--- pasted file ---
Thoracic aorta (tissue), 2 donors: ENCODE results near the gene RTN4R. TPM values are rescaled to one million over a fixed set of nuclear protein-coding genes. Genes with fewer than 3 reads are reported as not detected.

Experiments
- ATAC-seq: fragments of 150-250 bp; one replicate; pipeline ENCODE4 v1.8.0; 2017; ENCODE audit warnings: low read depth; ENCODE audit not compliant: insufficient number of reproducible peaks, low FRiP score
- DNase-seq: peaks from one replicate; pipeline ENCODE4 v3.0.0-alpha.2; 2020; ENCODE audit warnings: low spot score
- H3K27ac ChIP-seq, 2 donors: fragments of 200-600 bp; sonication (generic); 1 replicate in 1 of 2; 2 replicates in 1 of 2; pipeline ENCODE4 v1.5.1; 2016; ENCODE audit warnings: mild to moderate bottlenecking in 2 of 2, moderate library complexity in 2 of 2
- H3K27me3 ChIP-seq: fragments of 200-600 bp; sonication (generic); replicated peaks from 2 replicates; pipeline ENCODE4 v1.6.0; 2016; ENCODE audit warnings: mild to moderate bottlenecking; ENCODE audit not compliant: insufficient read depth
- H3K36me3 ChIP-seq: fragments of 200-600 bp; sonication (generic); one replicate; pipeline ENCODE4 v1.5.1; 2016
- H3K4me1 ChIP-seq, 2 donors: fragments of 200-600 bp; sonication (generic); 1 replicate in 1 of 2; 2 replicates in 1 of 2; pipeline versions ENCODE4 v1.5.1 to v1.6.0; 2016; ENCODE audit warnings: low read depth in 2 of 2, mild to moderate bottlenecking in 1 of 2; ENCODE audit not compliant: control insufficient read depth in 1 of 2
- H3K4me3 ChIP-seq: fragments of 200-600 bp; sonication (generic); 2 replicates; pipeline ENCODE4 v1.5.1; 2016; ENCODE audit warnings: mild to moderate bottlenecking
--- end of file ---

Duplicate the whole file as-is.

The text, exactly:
Thoracic aorta (tissue), 2 donors: ENCODE results near the gene RTN4R. TPM values are rescaled to one million over a fixed set of nuclear protein-coding genes. Genes with fewer than 3 reads are reported as not detected.

Experiments
- ATAC-seq: fragments of 150-250 bp; one replicate; pipeline ENCODE4 v1.8.0; 2017; ENCODE audit warnings: low read depth; ENCODE audit not compliant: insufficient number of reproducible peaks, low FRiP score
- DNase-seq: peaks from one replicate; pipeline ENCODE4 v3.0.0-alpha.2; 2020; ENCODE audit warnings: low spot score
- H3K27ac ChIP-seq, 2 donors: fragments of 200-600 bp; sonication (generic); 1 replicate in 1 of 2; 2 replicates in 1 of 2; pipeline ENCODE4 v1.5.1; 2016; ENCODE audit warnings: mild to moderate bottlenecking in 2 of 2, moderate library complexity in 2 of 2
- H3K27me3 ChIP-seq: fragments of 200-600 bp; sonication (generic); replicated peaks from 2 replicates; pipeline ENCODE4 v1.6.0; 2016; ENCODE audit warnings: mild to moderate bottlenecking; ENCODE audit not compliant: insufficient read depth
- H3K36me3 ChIP-seq: fragments of 200-600 bp; sonication (generic); one replicate; pipeline ENCODE4 v1.5.1; 2016
- H3K4me1 ChIP-seq, 2 donors: fragments of 200-600 bp; sonication (generic); 1 replicate in 1 of 2; 2 replicates in 1 of 2; pipeline versions ENCODE4 v1.5.1 to v1.6.0; 2016; ENCODE audit warnings: low read depth in 2 of 2, mild to moderate bottlenecking in 1 of 2; ENCODE audit not compliant: control insufficient read depth in 1 of 2
- H3K4me3 ChIP-seq: fragments of 200-600 bp; sonication (generic); 2 replicates; pipeline ENCODE4 v1.5.1; 2016; ENCODE audit warnings: mild to moderate bottlenecking